893.00/8167: Telegram

The Secretary of State to the Minister in China (MacMurray)


32. For your confidential information the following message is being telegraphed by the Secretary of the Navy to the commander in chief at Shanghai.54

Careful consideration has been given to your recommendation through the Navy,55 and the following points have occurred to us:

Only one country is reported to be landing a large force at Shanghai. Japan has declined to do so.
If we sent to Shanghai a large force of the Regular Army it would mean arousing all of China and involve us probably in making war on Cantonese forces perhaps with opposing forces. It seems to us that while such action might succeed at Shanghai if the Cantonese do not have too large a force, it inevitably would inflame all China against the thousands of Americans not in Shanghai who probably cannot be evacuated or protected.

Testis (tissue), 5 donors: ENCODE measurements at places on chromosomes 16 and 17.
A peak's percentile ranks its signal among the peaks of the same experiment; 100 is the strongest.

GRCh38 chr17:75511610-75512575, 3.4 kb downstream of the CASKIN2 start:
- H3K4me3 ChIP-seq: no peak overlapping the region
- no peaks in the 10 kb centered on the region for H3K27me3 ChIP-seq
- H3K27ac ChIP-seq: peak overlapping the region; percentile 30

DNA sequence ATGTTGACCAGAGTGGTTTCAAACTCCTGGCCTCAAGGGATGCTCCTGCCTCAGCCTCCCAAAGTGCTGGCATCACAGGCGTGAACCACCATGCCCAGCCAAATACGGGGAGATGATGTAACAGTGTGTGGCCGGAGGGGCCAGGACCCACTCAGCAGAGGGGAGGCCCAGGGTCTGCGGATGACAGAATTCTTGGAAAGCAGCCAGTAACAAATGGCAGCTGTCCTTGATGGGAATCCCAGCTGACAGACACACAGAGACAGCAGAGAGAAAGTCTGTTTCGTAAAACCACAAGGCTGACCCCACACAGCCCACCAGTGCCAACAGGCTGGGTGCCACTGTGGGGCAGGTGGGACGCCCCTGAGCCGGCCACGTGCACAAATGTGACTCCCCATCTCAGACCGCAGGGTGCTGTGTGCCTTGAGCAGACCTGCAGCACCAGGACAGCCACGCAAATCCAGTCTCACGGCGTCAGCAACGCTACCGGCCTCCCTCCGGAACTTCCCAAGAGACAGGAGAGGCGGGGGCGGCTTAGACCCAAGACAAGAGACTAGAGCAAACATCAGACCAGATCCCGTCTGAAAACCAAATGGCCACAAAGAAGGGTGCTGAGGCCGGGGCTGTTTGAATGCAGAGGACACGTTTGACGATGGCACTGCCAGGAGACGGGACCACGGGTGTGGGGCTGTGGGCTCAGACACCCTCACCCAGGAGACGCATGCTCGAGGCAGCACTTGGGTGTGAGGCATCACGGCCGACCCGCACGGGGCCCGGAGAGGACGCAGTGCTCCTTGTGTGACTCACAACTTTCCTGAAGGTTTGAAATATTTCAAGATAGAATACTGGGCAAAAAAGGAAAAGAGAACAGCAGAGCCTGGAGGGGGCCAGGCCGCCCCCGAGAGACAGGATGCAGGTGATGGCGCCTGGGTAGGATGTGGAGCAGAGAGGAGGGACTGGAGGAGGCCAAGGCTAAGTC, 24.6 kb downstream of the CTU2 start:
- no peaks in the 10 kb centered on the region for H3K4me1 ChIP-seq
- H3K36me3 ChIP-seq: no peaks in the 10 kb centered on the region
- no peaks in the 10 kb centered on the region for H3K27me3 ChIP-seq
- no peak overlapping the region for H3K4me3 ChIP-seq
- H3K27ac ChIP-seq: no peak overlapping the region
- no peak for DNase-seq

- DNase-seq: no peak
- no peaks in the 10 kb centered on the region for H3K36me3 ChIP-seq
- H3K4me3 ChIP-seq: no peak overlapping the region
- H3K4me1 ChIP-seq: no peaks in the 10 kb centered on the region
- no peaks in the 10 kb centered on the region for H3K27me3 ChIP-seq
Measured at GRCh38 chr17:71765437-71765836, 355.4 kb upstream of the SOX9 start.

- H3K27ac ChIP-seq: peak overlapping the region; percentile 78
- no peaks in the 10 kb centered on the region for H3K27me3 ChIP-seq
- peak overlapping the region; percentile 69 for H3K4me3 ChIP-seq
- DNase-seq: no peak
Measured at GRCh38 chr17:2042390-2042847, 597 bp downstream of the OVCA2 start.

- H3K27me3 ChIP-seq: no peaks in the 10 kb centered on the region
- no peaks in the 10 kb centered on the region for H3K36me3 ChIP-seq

Through our Minister at Peking we are immediately making efforts to communicate with the Cantonese, Chang Tso-lin, and the forces around Shanghai in an attempt to see whether it is possible to make an arrangement guaranteeing the neutrality of the International Settlement.
I feel satisfied that for us at the present to send a large force of regular soldiers, outside of the Navy, would be very strongly condemned publicly here, in Congress and out, and would inflame China. The press reports here that a proposition has been made to our consul at Shanghai by Chiang Kai-shek that all parties refrain from sending their forces into Shanghai and thereby prevent those dangers which face the Americans and missionaries in the interior of China. Why was this not transmitted to Washington?
In my opinion our answer to British note and to Admiral Williams ought to be that he has instructions to give Americans protection with his naval forces.

  1. The message was, in the original, a verbatim copy of a memorandum by President Coolidge and was considered at a Cabinet meeting.
  2. See telegram No. 36, Jan. 16, from the Minister in China, p. 50.